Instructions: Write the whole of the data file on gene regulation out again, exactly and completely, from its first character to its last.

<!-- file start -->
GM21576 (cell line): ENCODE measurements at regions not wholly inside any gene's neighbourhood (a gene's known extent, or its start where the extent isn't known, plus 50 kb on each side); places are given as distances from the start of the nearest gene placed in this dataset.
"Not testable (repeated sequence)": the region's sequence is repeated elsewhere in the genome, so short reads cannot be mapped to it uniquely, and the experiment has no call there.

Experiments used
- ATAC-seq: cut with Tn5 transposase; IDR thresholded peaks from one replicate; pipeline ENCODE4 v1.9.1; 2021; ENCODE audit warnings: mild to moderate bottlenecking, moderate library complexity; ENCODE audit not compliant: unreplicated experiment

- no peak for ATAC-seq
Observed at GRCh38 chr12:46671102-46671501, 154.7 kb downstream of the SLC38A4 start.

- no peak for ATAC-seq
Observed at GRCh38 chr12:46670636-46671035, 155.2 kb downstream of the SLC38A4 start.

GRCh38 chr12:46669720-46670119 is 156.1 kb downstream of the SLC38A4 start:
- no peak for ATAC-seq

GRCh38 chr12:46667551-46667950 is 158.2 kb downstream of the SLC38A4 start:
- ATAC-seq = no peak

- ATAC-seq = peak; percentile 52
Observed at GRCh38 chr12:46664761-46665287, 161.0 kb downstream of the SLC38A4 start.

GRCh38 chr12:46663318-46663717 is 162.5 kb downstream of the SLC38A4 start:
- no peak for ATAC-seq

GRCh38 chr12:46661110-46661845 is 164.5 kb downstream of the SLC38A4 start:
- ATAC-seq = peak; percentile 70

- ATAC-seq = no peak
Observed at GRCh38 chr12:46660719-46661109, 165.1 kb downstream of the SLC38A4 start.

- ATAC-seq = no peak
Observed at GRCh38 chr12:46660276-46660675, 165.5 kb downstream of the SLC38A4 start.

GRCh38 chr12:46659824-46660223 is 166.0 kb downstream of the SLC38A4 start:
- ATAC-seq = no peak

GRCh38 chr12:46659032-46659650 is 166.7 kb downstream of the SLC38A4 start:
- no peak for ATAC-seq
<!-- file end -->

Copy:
GM21576 (cell line): ENCODE measurements at regions not wholly inside any gene's neighbourhood (a gene's known extent, or its start where the extent isn't known, plus 50 kb on each side); places are given as distances from the start of the nearest gene placed in this dataset.
"Not testable (repeated sequence)": the region's sequence is repeated elsewhere in the genome, so short reads cannot be mapped to it uniquely, and the experiment has no call there.

Experiments used
- ATAC-seq: cut with Tn5 transposase; IDR thresholded peaks from one replicate; pipeline ENCODE4 v1.9.1; 2021; ENCODE audit warnings: mild to moderate bottlenecking, moderate library complexity; ENCODE audit not compliant: unreplicated experiment

- no peak for ATAC-seq
Observed at GRCh38 chr12:46671102-46671501, 154.7 kb downstream of the SLC38A4 start.

- no peak for ATAC-seq
Observed at GRCh38 chr12:46670636-46671035, 155.2 kb downstream of the SLC38A4 start.

GRCh38 chr12:46669720-46670119 is 156.1 kb downstream of the SLC38A4 start:
- no peak for ATAC-seq

GRCh38 chr12:46667551-46667950 is 158.2 kb downstream of the SLC38A4 start:
- ATAC-seq = no peak

- ATAC-seq = peak; percentile 52
Observed at GRCh38 chr12:46664761-46665287, 161.0 kb downstream of the SLC38A4 start.

GRCh38 chr12:46663318-46663717 is 162.5 kb downstream of the SLC38A4 start:
- no peak for ATAC-seq

GRCh38 chr12:46661110-46661845 is 164.5 kb downstream of the SLC38A4 start:
- ATAC-seq = peak; percentile 70

- ATAC-seq = no peak
Observed at GRCh38 chr12:46660719-46661109, 165.1 kb downstream of the SLC38A4 start.

- ATAC-seq = no peak
Observed at GRCh38 chr12:46660276-46660675, 165.5 kb downstream of the SLC38A4 start.

GRCh38 chr12:46659824-46660223 is 166.0 kb downstream of the SLC38A4 start:
- ATAC-seq = no peak

GRCh38 chr12:46659032-46659650 is 166.7 kb downstream of the SLC38A4 start:
- no peak for ATAC-seq